Back in March, Clazel saw my blip of my XR group out on the streets and asked whether she could use the campaigning materials we'd produced. We were very happy to share and during our exchanges Clazel told me about the Mercer Art Gallery's forthcoming exhibition in Harrogate called 'Our Planet, Our Home'. Our XR group has been a bit slow on the uptake but we are talking about submitting the gravestones that we made out of plywood for the Oxford Farming Conference in January 2020.

I've previously taken several photos of them in use but mostly they hang on a workshop wall where I went today to get larger pictures of them to submit.

Left to right, these are:
Chequered skipper - died out from England in 1976 because of habitat loss. Re-establishment trials have taken place since 1990. It remains in Scotland.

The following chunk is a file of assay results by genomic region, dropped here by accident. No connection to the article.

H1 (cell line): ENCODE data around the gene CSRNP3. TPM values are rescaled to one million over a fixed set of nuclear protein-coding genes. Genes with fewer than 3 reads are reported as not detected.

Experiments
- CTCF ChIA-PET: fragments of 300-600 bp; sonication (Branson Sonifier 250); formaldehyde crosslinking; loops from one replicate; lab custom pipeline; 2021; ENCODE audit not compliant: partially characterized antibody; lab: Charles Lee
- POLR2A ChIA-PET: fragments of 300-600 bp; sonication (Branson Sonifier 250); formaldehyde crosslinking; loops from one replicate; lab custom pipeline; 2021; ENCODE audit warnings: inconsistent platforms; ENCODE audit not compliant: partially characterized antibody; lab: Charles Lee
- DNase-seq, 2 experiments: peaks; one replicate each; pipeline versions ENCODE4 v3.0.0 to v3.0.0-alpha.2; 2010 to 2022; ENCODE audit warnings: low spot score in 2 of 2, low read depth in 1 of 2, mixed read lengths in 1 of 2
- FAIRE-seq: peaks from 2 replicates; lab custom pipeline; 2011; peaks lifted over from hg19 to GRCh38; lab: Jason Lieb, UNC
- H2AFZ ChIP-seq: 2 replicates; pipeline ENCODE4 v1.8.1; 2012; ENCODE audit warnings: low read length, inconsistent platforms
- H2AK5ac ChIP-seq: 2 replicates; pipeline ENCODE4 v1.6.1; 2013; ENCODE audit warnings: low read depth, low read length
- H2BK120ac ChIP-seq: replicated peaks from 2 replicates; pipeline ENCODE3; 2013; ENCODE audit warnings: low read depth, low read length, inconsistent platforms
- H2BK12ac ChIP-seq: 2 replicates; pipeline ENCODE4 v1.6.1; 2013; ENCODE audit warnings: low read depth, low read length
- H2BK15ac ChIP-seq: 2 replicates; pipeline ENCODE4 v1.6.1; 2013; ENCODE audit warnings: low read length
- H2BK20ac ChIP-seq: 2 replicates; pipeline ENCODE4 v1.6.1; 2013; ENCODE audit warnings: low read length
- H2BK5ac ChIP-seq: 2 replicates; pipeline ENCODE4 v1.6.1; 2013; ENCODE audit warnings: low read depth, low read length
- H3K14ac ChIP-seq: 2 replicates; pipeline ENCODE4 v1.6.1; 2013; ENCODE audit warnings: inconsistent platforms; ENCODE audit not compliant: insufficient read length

Great yellow bumblebee - extinct in England since 1981 due to habitat loss. Now restricted to flower-rich areas in the Orkneys, Scottish islands, and Caithness and Sutherland.
Greater mouse-eared bat. Thought to be extinct in Great Britain 1985 due to agricultural changes leading to loss of insect prey but a few males have been seen in recent years, so either a colony survives or further bats have colonised Great Britain from mainland Europe.

And in extras:
Red backed shrike - numbers declined sharply during the 20th century due to habitat loss and intensive agriculture. By 1988 a single pair remained in England. In 2013 two young fledged in Devon but since then breeding has happened only twice, both times in Shetland.
Black faced meadow ant - extinct in the UK since 1988 due to urban development and inappropriate land management.
Corncrake - nearly extinct in the UK by the 1990s because mechanised mowing and early cutting dates meant that suitable nesting habitat no longer existed in the breeding season. Numbers in Britain are now slowly increasing.

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